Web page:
Motivational Interviewing (MI) is a non-confrontational, client-centred approach to enhancing motivation for change.
MI was originally used with clients with alcohol and other substance use problems. Research supports efficacy of MI in the supporting clients to make other lifestyle changes (e.g., increasing physical activity, dietary change), treating diabetes. There is also a growing evidence base to suggest that MI is useful as an adjunctive treatment to enhance treatment outcomes for patients with mental health problems (e.g., anxiety disorders, eating disorders) and concurrent mental health and substance use problems.
Three definitions of MI
A layperson's definition
MI is a collaborative conversation style for strengthening a person's own motivation for and commitment to change.
A practitioner's definition
MI is a person-centred counselling method for addressing the common problem of ambivalence about change.
A technical definition
MI is a collaborative, goal-oriented style of communication with particular attention to the language of change. It is designed to strengthen personal motivation for and commitment to a specific goal by eliciting and exploring the person's own reasons for change within an atmosphere of acceptance and compassion.Source: Adapted from Miller & Rollnick (2013), p. 29.
A glossary of terms used in motivational interviewing is available on the Motivational Interviewing Network of Trainers (MINT) website.
Spirit of MI
MI is as much a "way of being with people" as a set of skills. The spirit guides the way the skills are used
The four critical MI elements:
- partnership: active collaboration (client does most of the talking)
- acceptance (honour absolute worth and potential; recognize and support autonomy; understand client's perspective; affirm strengths and effort)
- compassion: commitment to best interests of client (rephrase?)
- evocation: motivation for change is within the client—MI is about evoking what is already present, not installing what is missing.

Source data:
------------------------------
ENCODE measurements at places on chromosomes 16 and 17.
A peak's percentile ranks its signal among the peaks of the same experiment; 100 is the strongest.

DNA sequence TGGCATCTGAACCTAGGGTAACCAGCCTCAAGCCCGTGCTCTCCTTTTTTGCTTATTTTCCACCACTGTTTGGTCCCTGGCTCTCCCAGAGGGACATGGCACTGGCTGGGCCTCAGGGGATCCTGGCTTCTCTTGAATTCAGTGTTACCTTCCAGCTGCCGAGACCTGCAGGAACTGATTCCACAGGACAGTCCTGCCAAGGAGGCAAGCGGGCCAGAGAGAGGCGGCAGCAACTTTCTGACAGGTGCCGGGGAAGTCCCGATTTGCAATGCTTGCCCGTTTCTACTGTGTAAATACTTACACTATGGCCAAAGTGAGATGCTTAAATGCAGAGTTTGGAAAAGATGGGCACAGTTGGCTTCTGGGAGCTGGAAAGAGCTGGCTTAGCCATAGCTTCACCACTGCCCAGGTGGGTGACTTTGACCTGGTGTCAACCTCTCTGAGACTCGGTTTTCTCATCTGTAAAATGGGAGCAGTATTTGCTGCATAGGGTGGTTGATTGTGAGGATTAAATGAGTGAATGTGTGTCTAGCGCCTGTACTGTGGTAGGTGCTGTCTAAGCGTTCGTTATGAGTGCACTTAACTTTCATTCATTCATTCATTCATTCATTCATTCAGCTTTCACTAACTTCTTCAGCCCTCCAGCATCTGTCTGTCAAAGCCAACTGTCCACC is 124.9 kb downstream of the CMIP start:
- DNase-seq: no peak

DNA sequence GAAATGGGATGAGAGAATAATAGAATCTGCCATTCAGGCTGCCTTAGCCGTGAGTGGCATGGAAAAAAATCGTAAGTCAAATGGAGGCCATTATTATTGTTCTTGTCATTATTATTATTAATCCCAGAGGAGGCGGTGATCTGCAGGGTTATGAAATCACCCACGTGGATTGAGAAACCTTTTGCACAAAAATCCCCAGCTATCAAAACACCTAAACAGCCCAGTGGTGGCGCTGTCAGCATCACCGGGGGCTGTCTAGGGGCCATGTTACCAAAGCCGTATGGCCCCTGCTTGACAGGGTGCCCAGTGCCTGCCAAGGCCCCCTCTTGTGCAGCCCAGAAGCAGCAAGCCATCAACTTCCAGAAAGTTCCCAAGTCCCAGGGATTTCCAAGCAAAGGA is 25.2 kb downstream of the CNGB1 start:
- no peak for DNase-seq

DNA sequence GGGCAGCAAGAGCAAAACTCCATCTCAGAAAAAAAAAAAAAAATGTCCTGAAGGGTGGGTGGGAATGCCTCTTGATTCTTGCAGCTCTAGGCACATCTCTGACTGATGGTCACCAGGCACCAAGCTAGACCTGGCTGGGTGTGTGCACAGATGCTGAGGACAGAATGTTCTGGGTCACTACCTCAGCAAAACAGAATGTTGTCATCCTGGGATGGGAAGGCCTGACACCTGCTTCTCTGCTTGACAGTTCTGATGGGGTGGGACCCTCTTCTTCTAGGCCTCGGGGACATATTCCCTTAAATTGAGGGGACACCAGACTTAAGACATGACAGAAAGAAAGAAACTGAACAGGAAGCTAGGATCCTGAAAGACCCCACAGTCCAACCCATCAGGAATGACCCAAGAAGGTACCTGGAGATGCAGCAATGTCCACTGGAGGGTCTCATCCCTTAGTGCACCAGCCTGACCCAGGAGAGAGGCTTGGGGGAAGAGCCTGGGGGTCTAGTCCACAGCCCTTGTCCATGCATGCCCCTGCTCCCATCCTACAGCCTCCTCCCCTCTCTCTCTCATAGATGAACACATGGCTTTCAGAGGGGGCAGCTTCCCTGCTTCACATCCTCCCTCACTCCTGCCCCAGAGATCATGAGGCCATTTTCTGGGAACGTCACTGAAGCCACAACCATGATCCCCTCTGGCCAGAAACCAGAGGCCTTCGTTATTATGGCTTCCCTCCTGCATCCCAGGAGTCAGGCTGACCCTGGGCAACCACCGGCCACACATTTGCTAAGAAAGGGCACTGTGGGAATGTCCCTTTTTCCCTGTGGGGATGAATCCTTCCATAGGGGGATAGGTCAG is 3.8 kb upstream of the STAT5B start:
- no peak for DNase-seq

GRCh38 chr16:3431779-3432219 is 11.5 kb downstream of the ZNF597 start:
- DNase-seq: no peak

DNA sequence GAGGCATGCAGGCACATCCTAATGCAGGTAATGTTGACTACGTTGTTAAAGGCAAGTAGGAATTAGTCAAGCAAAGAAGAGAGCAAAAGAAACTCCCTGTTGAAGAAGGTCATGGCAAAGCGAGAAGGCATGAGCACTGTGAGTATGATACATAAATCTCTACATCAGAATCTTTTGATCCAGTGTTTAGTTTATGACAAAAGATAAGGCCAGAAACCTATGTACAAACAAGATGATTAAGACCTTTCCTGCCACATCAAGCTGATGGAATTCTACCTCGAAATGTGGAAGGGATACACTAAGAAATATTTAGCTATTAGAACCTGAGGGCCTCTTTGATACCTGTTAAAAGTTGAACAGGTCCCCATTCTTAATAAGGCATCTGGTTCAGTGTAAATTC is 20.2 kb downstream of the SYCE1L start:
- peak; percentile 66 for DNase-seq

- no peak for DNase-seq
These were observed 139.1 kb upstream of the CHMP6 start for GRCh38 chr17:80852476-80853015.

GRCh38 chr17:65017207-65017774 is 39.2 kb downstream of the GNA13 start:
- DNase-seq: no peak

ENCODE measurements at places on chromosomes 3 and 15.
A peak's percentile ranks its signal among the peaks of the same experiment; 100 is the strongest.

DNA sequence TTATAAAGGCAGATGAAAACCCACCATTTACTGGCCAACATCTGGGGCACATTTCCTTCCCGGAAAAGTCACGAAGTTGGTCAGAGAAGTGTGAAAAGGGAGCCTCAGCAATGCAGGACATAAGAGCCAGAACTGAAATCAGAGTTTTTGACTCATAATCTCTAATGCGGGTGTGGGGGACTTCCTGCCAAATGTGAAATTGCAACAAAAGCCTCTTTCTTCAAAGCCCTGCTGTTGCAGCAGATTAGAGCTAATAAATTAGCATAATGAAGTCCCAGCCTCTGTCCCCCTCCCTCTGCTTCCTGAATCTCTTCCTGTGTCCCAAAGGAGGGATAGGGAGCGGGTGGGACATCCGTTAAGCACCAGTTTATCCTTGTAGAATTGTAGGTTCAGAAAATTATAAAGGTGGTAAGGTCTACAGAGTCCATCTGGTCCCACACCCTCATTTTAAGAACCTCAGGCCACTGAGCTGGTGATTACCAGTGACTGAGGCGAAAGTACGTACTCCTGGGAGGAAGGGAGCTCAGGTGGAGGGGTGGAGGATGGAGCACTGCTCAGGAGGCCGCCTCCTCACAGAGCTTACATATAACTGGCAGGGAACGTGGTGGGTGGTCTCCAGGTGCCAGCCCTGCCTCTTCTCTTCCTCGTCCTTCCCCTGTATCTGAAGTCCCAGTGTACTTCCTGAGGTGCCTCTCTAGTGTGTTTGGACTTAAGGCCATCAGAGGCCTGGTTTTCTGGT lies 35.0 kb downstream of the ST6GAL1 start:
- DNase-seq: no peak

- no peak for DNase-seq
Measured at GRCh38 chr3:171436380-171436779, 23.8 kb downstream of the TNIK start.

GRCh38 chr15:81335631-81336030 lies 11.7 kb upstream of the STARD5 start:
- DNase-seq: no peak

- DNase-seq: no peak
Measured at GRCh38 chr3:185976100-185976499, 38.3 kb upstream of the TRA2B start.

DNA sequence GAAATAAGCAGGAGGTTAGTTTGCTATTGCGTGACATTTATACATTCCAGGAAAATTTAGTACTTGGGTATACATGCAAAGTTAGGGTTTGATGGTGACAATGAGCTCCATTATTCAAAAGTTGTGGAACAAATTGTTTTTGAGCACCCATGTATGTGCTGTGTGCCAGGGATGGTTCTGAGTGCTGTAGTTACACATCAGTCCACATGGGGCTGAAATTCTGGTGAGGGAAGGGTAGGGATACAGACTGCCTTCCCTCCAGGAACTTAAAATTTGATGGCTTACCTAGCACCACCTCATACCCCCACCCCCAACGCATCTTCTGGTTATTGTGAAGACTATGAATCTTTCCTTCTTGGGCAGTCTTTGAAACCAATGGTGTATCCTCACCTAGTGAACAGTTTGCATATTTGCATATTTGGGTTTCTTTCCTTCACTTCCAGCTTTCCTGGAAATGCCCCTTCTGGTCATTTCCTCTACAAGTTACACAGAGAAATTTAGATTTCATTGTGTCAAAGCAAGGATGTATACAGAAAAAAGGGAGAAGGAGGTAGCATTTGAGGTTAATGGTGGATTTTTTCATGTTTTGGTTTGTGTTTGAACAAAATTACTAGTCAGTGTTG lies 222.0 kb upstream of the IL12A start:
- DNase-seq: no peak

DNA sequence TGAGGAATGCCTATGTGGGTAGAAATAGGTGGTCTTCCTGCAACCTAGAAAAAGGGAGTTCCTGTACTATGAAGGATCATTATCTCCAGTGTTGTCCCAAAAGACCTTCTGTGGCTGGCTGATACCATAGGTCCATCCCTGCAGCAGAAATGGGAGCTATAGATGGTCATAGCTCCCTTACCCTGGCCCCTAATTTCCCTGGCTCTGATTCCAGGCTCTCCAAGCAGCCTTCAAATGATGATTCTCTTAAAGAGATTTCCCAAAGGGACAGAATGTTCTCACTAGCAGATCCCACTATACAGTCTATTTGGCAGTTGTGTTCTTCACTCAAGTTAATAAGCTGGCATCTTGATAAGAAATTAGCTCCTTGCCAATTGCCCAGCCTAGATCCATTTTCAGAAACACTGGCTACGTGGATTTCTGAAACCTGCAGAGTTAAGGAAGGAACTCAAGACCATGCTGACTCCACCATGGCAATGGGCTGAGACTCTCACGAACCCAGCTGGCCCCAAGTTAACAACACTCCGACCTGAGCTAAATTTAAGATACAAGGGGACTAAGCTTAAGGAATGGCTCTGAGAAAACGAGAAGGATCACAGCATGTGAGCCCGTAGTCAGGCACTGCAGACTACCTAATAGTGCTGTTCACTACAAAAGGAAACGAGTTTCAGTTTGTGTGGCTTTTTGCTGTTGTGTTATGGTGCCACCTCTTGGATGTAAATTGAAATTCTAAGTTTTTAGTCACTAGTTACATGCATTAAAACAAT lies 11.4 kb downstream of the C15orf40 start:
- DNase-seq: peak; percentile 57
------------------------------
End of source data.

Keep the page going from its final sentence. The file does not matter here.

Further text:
MI-consistent and MI-inconsistent behaviours relating to MI Spirit : Reprinted from Fundamental of Addiction
Behaviours consistent with MI
Behaviours inconsistent with MI
Emphasizes and respects clients autonomy
Actively collaborates with client
Elicits client's perspectives, ideas, hopes, concerns
Demonstrates non-judgmental acceptance and conveys empathy through words, body language and tone of voice
Asserts authority about what is best for this client, pursues won agenda in the session
Mandates specific goals (e.g., abstinence)
Provides unsolicited advice, feedback or information without client's permission
Confronts or threatens client with negative consequences if change does not occur
William Miller acknowledges that he developed MI based on decision rules he had been using intuitively in clinical practice. He described MI as "a clinical method, and later a growing bodly of empirical findings, in need of theoretical explanation."(Ten Things that Motivational Interviewing Is Not)
A cohesive theory base for MI has started to take shape. Influences on the development of motivational interviewing include:
- Self-determination theory, which posits that autonomy support, autonomous motivation and perceived competence predict health and behavioural outcomes, appears especially congenial to the spirit and strategies of MI (Vansteenkiste & Sheldon, 2006; Williams et al., 2006).
- Cognitive dissonance theory (e.g., the gap between current behaviours and future goals) is relevant to some aspects of MI, especially the clinical skill of developing discrepancy (Draycott & Dabbs, 1998; Lundahl & Burke, 2009).
- Self-perception theory, which posits that hearing oneself argue for change affects motivation, relates to MI's focus on eliciting client change talk (the elements in clients' speech that favour change) (Lundahl & Burke, 2009).
How MI affects change
Two specific types of components seem to work together to effect change:
- relational (or empathic, interpersonal) components
- the technical components that elicit and reinforce clients' own reasons for behaviour change. Miller and Rose (2009)
An emerging causal chain model for MI links together therapist training, MI skills, client responses and treatment outcomes (Miller & Rose, 2009).
These various theoretical strands are still being debated and discussed. Further iterations of MI will no doubt be grounded in more robust models and frameworks.
The four processes of MI
The processes of MI are both sequential and recursive. The components follow a logical sequence, with each one building on the one that precedes it. However, practitioners may return to earlier processes throughout the helping relationship.
Without engagement it is not possible to proceed—the client makes a decision about whether to join with the practitioner and actively participate in treatment
With the client as equal partner, "this strategic centring" process hones in on the possible targets or directions for change. Refocusing may be needed as goals evolve or change over time.
The practitioner's task is to evoke from the client his or her ambivalence about changing, reasons for change and strategies for change. In this stage the skills of MI become strategic in guiding the client in the direction of change by paying special attention to evoking change talk.
The process of planning can occur when—and only when—the client is ready to make a commitment to change.
View video clip: Four processes in MI